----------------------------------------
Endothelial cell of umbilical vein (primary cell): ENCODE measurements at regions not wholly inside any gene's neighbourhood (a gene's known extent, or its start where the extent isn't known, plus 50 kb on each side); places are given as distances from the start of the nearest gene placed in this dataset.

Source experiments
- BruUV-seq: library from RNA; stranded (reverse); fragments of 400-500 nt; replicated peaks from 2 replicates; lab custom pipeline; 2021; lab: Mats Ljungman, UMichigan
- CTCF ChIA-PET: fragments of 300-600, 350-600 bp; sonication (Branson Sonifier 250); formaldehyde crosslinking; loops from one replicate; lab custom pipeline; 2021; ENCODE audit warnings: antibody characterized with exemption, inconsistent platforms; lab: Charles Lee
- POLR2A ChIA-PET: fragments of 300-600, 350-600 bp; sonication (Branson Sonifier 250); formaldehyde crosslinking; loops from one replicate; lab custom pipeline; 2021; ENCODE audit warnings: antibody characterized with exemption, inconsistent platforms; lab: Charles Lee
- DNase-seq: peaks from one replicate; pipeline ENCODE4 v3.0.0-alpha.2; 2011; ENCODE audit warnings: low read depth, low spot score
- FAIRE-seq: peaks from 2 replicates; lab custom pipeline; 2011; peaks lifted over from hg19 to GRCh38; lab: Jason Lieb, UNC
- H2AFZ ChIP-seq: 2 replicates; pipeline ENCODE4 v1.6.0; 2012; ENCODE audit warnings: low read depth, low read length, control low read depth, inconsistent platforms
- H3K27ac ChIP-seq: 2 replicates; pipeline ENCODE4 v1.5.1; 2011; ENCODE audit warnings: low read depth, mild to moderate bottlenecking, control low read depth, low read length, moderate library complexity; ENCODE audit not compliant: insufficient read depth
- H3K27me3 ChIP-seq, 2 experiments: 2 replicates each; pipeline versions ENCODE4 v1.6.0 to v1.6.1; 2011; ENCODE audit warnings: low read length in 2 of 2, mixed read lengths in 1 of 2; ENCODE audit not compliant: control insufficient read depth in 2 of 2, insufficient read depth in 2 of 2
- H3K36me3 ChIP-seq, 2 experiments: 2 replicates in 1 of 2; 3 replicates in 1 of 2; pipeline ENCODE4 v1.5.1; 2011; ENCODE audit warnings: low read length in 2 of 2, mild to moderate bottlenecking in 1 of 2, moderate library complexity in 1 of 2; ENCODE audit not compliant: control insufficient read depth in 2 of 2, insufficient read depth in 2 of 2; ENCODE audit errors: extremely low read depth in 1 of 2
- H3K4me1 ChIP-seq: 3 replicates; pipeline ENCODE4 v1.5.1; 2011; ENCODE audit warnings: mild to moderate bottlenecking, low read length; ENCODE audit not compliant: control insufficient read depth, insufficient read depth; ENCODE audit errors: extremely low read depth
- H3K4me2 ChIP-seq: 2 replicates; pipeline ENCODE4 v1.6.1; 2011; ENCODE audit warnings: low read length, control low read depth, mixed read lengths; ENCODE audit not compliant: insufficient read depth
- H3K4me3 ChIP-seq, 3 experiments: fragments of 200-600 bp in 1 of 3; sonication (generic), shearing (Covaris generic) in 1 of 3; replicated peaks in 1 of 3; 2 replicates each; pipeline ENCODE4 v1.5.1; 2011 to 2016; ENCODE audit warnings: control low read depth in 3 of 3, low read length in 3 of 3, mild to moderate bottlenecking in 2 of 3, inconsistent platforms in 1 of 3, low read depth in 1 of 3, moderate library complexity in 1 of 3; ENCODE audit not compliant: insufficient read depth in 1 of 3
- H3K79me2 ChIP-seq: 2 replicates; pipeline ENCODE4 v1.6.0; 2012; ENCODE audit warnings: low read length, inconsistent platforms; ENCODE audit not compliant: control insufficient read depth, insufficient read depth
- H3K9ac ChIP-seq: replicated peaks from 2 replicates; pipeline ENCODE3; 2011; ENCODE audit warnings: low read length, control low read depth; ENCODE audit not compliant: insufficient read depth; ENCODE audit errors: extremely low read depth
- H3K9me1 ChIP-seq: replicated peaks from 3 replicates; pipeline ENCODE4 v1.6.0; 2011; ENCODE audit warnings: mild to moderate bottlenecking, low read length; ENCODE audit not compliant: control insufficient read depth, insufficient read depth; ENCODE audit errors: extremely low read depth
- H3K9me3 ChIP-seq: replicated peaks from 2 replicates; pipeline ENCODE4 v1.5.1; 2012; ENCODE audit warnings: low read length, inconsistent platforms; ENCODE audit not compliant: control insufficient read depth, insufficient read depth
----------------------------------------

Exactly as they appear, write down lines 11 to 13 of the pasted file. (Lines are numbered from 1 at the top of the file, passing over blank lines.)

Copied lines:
- H3K36me3 ChIP-seq, 2 experiments: 2 replicates in 1 of 2; 3 replicates in 1 of 2; pipeline ENCODE4 v1.5.1; 2011; ENCODE audit warnings: low read length in 2 of 2, mild to moderate bottlenecking in 1 of 2, moderate library complexity in 1 of 2; ENCODE audit not compliant: control insufficient read depth in 2 of 2, insufficient read depth in 2 of 2; ENCODE audit errors: extremely low read depth in 1 of 2
- H3K4me1 ChIP-seq: 3 replicates; pipeline ENCODE4 v1.5.1; 2011; ENCODE audit warnings: mild to moderate bottlenecking, low read length; ENCODE audit not compliant: control insufficient read depth, insufficient read depth; ENCODE audit errors: extremely low read depth
- H3K4me2 ChIP-seq: 2 replicates; pipeline ENCODE4 v1.6.1; 2011; ENCODE audit warnings: low read length, control low read depth, mixed read lengths; ENCODE audit not compliant: insufficient read depth